In the currency market, the peso per dollar exchange rate averaged $18.972. After adjusting for inflation, the metric decreased over the month, revealing gains for Mexican importers. Total border trade values increased along with the reduction in the trade deficit. At the metropolitan level, El Paso's and Brownsville's exports expanded, resulting in positive net trade. Meanwhile, growth in exports at Laredo and McAllen reduced the trade deficit. In a broader context, the decline in real effective exchange rate (REER) for the second consecutive month reveals the softening of the U.S. dollar relative to its 2022 peaks.

Real Est​ate

Overall construction activity went up due to a rise in commercial and residential construction values. Changes in residential and nonresidential construction values varied across border areas. Construction of retail, offices, and schools boosted construction values by 48 percent in Laredo and 115 percent in McAllen year over year (YOY). Meanwhile, there was a slowdown in commercial construction in Brownsville and El Paso. Residential construction values have grown significantly along with new permits over the last few months. The metric went up by 76 percent in Brownsville-Harlingen and 16.7 percent in El Paso.

January's housing market showed no signs of cooling as housing sales dropped by 9.4 percent month over month (MOM) after seasonal adjustments. There has been a steep fall in home sales over the last two quarters in McAllen-Edinburg-Mission and El Paso (Table 3). 

Housing sales rely heavily on mortgage rates, and Freddie Mac's 30-year fixed rate was 6.5 percent in January. Consumer buying behavior has changed in the last few months with concerns about rising mortgage rates and high inflation.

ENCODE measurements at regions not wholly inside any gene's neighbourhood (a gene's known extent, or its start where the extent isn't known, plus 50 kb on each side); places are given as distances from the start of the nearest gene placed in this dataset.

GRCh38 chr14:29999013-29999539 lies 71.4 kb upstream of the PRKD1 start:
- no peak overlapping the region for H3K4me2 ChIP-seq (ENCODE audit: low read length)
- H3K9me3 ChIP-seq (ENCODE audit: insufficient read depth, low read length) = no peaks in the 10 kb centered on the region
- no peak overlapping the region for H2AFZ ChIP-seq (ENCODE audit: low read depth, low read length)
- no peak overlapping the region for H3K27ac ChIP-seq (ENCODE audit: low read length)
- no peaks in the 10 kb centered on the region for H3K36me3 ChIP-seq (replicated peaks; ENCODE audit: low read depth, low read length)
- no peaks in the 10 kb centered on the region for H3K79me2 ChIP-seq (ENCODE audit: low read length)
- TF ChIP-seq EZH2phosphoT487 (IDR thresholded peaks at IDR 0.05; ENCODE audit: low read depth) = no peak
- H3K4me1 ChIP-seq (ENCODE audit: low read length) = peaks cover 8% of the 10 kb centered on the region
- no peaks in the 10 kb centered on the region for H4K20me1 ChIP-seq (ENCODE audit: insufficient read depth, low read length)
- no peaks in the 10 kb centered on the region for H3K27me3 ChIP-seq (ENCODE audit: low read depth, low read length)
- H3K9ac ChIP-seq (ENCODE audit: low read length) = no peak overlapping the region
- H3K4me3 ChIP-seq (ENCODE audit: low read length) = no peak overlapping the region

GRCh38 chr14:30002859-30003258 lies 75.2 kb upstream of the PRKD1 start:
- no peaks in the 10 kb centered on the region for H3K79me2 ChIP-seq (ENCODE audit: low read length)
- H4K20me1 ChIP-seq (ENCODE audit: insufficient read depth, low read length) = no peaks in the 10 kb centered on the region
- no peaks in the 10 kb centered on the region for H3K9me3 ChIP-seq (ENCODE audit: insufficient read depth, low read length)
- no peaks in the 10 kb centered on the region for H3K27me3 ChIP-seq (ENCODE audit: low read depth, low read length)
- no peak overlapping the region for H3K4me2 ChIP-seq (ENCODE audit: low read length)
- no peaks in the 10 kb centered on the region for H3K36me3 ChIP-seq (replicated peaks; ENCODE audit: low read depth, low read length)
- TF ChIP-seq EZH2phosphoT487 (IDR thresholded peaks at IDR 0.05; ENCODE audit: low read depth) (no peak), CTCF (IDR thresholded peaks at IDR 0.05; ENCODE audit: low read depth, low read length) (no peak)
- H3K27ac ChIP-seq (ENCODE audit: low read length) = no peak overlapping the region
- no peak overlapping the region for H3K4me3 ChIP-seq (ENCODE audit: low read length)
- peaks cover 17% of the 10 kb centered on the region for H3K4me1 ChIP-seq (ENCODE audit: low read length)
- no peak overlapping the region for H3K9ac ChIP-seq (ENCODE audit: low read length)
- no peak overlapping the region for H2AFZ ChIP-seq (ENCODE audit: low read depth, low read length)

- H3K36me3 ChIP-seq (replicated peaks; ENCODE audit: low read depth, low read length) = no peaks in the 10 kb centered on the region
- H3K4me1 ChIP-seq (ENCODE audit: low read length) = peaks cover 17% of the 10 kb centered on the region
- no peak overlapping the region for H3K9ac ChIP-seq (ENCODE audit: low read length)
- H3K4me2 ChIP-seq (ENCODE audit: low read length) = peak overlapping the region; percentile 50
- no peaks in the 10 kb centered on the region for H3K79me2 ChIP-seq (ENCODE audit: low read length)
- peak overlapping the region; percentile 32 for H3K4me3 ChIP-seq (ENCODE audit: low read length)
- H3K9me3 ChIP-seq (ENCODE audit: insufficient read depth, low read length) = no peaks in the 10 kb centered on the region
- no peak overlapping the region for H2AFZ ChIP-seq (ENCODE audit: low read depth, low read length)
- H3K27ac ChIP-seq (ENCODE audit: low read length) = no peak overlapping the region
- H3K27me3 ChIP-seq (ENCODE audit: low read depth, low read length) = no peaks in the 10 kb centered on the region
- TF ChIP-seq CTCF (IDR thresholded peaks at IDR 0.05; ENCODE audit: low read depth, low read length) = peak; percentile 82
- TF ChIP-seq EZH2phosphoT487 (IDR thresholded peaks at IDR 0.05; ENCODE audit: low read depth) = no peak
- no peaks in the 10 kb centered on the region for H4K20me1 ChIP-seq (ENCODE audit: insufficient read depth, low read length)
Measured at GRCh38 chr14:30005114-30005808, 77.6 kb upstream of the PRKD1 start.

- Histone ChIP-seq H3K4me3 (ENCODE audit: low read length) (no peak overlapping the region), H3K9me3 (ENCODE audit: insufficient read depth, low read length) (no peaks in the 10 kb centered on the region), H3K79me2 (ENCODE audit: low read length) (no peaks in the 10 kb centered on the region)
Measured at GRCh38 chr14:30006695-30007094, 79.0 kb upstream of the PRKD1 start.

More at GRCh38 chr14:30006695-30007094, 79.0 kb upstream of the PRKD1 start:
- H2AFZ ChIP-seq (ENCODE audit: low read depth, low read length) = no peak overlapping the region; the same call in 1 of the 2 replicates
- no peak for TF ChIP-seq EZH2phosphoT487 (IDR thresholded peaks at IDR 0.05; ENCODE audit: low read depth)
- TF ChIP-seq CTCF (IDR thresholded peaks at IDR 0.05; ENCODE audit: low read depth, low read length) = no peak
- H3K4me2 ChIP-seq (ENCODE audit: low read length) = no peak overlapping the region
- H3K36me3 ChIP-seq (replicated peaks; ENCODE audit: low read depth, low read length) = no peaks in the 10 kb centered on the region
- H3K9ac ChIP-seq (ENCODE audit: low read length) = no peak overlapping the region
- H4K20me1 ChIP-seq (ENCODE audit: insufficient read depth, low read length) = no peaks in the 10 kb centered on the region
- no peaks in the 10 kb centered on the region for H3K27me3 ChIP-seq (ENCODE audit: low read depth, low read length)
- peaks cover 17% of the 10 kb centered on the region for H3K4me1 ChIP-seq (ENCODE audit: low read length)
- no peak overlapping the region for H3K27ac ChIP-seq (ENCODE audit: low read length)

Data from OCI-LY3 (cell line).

Border metros reported a rise in single-family housing construction permits in January after a continued reduction in new projects. A total of 600 permits were issued in all border metros, with McAllen-Edinburgh leading. Fewer permits were issued in 2022 than in the previous year as all major metros except McAllen reported declines. Despite declines in permit counts and values, the average value per permit remains elevated compared with pre-pandemic conditions.

Volatility in housing markets led to a rise in months of inventory (MOI) along the border, though the metric remained much lower than the typical six-month MOI benchmark. Laredo's declining sales activity and an uptick in new listings pushed the average MOI for January to 3.2 months. El Paso's metric was more than two months, while Brownsville's metric averaged around four months. McAllen metro has the border region's highest months of available inventory, at 4.2 months. These increases indicate inventory is growing primarily due to a decrease in home sales and an increase in listings.

Average Days on Market (DOM) in January increased across the border as reduced demand in the last few months led to a rise in inventory and a change in consumer buying behavior. El Paso's DOM remained around 50 days, while Laredo's DOM moved down to 37 days. New listings in Brownsville and McAllen took more than two months to complete the sale. 

Reduced demand dented seasonally adjusted median home prices sharply across border regions in January (Table 4). The border region's housing market is known for its affordability, a factor that has attracted many buyers from other areas.


1 Mexican manufacturing and maquiladora employment are generated by the Instituto Nacional de Estadística y Geografía. Its release typically lags the Texas Border Economy by one month.

2 The real peso per dollar exchange rate is inflation adjusted using the Texas Trade-Weighted Value of the Dollar.

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​Previous reports available with data from: